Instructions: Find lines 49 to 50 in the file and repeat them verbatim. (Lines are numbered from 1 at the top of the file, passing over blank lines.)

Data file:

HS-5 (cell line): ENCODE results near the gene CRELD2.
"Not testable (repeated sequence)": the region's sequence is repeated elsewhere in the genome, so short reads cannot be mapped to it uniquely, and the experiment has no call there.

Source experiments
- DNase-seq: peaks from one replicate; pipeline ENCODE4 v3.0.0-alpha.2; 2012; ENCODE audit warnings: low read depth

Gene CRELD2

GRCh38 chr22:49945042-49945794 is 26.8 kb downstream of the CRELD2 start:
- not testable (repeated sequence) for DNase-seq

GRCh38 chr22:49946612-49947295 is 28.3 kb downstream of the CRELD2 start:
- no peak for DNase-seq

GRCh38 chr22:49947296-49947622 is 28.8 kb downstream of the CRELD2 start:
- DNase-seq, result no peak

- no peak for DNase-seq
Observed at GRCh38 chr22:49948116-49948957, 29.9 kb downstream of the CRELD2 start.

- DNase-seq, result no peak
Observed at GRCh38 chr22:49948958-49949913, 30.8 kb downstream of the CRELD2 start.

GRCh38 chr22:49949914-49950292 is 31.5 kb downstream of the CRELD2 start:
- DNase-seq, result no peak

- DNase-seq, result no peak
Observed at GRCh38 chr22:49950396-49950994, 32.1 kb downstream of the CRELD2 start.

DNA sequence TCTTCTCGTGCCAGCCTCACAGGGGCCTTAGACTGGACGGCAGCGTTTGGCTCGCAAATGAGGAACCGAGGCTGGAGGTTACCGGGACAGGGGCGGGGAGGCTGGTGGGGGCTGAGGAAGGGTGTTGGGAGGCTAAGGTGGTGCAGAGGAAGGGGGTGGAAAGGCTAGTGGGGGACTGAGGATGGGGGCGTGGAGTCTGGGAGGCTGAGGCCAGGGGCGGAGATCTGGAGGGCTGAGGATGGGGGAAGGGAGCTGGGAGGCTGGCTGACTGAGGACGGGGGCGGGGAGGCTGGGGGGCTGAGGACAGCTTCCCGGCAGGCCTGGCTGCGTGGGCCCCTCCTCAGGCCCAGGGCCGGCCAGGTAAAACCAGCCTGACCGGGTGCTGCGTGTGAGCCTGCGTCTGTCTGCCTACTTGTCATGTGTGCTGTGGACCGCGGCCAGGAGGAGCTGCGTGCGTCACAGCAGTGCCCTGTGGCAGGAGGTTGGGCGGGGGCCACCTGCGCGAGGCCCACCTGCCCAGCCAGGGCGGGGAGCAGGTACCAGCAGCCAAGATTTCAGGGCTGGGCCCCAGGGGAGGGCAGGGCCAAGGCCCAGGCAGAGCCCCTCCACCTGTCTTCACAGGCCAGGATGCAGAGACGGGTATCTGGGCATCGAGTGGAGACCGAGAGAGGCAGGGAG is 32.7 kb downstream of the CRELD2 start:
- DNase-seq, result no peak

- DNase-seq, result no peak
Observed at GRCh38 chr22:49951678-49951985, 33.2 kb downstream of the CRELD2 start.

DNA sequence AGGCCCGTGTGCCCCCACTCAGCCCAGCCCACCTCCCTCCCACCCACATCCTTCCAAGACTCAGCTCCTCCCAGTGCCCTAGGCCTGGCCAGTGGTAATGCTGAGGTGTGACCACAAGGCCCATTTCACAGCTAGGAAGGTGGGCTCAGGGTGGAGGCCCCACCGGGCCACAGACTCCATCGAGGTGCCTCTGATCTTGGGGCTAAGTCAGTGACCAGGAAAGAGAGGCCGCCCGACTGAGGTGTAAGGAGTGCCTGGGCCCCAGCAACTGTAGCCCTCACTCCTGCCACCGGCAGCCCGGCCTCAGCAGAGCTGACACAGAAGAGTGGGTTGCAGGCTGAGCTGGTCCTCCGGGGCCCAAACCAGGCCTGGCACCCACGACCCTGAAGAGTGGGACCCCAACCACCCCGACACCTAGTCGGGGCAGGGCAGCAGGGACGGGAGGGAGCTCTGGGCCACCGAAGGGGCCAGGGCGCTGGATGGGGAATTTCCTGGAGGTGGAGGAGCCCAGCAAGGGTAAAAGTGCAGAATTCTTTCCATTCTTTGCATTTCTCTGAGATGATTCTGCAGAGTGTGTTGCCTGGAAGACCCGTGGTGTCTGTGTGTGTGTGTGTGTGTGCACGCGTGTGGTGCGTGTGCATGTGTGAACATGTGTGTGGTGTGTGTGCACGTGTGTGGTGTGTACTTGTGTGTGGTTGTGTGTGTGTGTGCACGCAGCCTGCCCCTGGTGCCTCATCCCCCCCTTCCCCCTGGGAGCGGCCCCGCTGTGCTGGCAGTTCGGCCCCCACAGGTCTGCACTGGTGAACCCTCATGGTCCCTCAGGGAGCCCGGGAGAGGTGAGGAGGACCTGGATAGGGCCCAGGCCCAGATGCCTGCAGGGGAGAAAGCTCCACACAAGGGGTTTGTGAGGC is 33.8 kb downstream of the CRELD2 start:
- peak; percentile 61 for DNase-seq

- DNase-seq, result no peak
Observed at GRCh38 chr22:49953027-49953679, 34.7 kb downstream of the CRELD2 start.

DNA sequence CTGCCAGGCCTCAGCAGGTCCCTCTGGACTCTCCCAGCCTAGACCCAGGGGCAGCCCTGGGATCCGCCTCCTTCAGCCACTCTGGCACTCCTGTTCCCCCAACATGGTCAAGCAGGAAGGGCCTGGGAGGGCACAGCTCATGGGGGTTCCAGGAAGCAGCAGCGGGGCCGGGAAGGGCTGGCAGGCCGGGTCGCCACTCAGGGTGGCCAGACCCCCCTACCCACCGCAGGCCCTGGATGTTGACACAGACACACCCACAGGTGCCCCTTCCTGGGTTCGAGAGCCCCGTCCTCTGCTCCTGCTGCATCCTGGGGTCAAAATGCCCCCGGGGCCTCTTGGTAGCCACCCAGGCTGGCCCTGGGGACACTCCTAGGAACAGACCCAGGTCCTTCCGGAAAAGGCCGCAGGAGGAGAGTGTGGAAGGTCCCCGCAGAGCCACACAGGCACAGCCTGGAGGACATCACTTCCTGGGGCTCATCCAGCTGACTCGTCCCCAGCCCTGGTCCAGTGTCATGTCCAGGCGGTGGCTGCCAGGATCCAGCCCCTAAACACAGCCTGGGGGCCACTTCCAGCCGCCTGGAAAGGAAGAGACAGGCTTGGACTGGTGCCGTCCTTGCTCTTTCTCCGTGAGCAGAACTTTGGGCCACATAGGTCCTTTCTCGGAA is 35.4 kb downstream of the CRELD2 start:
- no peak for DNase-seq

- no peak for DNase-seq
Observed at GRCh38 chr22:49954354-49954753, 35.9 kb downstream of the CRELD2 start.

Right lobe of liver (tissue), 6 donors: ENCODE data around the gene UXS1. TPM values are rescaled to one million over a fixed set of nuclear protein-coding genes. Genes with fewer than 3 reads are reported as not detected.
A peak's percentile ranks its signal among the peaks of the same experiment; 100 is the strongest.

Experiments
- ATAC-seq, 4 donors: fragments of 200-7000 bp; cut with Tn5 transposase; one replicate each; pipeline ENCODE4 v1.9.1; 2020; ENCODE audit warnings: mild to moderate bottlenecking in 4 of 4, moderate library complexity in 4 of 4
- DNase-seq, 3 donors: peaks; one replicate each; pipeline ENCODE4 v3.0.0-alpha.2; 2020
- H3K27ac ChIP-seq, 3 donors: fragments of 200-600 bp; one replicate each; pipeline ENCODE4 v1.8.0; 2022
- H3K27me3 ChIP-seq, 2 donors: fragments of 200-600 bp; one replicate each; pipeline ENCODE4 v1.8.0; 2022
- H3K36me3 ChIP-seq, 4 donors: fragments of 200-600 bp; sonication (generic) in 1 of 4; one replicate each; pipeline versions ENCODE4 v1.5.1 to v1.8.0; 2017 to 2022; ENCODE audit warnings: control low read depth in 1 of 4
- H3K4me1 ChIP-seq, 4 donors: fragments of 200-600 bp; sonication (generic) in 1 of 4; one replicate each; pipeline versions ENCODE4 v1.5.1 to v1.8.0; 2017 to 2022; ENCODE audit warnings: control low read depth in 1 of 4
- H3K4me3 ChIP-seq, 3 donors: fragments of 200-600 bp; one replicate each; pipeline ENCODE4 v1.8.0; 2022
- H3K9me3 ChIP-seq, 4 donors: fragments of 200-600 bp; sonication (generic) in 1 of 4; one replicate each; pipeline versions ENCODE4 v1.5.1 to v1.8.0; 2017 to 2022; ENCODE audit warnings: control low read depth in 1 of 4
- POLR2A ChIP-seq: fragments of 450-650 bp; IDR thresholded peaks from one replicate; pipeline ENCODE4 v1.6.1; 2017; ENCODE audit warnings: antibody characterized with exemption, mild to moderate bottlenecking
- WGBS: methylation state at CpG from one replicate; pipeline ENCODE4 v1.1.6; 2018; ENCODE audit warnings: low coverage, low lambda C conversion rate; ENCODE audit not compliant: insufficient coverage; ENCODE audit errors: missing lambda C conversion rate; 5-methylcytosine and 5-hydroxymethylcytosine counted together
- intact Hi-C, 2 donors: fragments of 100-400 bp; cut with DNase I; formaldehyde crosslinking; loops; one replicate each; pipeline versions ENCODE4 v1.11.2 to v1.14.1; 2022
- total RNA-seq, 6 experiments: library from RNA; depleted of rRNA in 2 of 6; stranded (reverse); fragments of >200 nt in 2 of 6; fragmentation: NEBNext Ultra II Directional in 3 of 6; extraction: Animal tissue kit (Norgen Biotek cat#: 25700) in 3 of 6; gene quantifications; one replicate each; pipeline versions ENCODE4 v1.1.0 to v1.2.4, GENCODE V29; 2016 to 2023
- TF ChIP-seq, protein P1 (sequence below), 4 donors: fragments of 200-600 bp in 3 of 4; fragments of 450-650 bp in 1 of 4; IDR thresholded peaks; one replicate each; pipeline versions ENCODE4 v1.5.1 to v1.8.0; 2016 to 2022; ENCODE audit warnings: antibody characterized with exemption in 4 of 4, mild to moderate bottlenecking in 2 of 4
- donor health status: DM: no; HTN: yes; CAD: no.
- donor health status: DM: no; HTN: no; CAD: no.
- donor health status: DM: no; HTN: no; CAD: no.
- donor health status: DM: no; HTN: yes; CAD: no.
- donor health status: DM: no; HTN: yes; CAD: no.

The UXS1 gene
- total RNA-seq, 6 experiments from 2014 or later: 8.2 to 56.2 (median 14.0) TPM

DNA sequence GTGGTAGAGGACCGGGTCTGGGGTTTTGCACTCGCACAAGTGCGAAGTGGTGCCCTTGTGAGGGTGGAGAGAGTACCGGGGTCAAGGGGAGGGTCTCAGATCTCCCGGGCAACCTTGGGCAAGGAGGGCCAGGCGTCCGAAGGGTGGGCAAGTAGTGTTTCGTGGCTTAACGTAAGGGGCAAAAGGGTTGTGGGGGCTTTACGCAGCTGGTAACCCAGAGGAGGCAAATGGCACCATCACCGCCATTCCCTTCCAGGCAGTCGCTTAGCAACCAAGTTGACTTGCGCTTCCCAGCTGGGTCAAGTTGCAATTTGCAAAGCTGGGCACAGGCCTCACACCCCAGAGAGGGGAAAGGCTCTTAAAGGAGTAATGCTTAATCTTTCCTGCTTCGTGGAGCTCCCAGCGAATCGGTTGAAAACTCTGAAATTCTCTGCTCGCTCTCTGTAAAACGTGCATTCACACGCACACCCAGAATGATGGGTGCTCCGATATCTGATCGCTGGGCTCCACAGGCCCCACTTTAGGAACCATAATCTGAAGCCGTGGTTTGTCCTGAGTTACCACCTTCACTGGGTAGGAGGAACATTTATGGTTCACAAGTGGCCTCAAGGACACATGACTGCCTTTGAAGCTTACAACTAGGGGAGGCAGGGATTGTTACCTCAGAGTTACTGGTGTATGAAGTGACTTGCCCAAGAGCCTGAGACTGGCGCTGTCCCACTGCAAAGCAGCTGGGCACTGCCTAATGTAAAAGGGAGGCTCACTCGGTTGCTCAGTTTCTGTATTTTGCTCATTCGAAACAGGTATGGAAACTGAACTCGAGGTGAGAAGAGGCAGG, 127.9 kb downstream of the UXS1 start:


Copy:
- donor health status: DM: no; HTN: no; CAD: no.
- donor health status: DM: no; HTN: no; CAD: no.